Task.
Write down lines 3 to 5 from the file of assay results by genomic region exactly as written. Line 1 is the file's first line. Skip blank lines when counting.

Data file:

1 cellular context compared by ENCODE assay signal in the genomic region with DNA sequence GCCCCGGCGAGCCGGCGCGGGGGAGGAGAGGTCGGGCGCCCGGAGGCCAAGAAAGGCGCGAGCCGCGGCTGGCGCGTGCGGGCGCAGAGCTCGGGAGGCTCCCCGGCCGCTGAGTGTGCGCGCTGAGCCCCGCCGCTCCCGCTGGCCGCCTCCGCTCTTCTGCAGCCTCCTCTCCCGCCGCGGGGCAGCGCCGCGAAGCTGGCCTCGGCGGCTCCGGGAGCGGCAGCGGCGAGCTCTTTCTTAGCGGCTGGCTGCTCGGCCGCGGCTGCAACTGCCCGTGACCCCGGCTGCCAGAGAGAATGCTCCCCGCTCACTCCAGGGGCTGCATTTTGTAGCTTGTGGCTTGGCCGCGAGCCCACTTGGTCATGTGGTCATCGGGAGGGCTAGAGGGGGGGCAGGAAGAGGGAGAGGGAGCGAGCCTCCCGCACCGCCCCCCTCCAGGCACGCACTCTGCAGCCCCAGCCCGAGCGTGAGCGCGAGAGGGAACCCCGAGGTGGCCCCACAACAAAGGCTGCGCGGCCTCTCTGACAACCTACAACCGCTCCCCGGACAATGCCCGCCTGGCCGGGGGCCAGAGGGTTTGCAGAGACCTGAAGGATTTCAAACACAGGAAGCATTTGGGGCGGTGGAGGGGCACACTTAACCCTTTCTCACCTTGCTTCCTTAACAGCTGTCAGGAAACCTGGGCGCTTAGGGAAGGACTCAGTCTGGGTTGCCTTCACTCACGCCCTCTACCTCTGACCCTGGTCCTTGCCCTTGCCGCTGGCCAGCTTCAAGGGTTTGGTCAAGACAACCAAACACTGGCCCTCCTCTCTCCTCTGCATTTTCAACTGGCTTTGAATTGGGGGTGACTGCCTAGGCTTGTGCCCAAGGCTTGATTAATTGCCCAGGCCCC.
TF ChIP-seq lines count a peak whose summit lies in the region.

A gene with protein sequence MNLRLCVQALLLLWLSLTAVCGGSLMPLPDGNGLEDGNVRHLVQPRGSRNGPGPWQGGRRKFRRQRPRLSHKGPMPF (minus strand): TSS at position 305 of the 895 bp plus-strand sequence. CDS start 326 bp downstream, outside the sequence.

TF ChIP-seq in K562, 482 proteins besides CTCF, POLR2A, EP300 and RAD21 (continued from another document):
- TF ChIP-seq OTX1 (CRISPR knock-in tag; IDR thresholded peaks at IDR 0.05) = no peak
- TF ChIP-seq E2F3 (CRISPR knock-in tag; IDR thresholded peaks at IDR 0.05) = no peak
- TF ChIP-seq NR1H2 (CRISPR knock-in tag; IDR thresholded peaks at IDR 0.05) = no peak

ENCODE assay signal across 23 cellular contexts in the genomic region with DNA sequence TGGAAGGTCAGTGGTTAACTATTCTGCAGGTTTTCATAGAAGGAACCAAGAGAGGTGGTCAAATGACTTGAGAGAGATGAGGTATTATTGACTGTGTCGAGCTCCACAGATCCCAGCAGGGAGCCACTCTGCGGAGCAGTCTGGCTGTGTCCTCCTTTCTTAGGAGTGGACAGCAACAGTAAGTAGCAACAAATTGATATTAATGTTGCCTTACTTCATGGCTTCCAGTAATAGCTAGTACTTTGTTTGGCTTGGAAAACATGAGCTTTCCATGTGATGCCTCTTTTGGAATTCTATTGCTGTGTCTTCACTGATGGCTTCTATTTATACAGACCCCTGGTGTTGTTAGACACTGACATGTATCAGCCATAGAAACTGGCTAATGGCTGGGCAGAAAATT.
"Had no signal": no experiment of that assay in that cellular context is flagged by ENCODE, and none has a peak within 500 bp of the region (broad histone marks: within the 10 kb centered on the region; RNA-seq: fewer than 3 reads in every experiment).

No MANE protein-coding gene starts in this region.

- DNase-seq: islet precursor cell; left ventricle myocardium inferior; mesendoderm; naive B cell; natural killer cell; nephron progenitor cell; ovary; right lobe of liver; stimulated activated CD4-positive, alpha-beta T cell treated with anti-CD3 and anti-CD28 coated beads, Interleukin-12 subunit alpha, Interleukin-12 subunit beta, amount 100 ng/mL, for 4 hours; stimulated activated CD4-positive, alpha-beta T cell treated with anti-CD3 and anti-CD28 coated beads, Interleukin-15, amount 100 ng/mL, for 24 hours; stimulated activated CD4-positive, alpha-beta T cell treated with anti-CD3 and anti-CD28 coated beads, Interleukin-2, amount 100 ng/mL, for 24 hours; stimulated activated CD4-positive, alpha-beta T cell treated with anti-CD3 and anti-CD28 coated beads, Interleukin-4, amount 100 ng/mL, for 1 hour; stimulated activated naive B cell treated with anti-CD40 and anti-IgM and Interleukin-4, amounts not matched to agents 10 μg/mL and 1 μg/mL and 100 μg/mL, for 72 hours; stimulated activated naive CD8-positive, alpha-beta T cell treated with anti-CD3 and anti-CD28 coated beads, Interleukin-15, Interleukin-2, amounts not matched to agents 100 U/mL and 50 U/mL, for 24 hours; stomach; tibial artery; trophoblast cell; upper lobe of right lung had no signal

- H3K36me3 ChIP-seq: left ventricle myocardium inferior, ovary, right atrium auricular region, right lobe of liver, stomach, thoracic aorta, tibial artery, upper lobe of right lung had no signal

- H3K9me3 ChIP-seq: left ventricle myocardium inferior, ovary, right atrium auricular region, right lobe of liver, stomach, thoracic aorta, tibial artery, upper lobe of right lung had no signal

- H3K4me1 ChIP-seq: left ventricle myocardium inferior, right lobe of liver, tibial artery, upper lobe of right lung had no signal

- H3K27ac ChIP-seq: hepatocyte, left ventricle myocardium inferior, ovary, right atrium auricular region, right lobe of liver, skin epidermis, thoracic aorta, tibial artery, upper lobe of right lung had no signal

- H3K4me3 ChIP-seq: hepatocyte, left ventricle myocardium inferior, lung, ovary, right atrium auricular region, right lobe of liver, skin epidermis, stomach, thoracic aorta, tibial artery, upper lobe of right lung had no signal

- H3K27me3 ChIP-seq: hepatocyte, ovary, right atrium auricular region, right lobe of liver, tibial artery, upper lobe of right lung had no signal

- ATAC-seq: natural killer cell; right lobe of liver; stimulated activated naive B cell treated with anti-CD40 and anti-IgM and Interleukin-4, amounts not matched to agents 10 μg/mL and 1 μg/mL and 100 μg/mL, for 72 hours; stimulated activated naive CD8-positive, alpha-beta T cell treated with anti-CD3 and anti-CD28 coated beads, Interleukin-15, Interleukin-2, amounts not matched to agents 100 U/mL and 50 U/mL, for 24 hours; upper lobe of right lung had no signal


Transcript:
A gene with protein sequence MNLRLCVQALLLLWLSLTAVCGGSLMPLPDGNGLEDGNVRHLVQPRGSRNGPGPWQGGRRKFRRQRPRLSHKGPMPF (minus strand): TSS at position 305 of the 895 bp plus-strand sequence. CDS start 326 bp downstream, outside the sequence.

TF ChIP-seq in K562, 482 proteins besides CTCF, POLR2A, EP300 and RAD21 (continued from another document):
- TF ChIP-seq OTX1 (CRISPR knock-in tag; IDR thresholded peaks at IDR 0.05) = no peak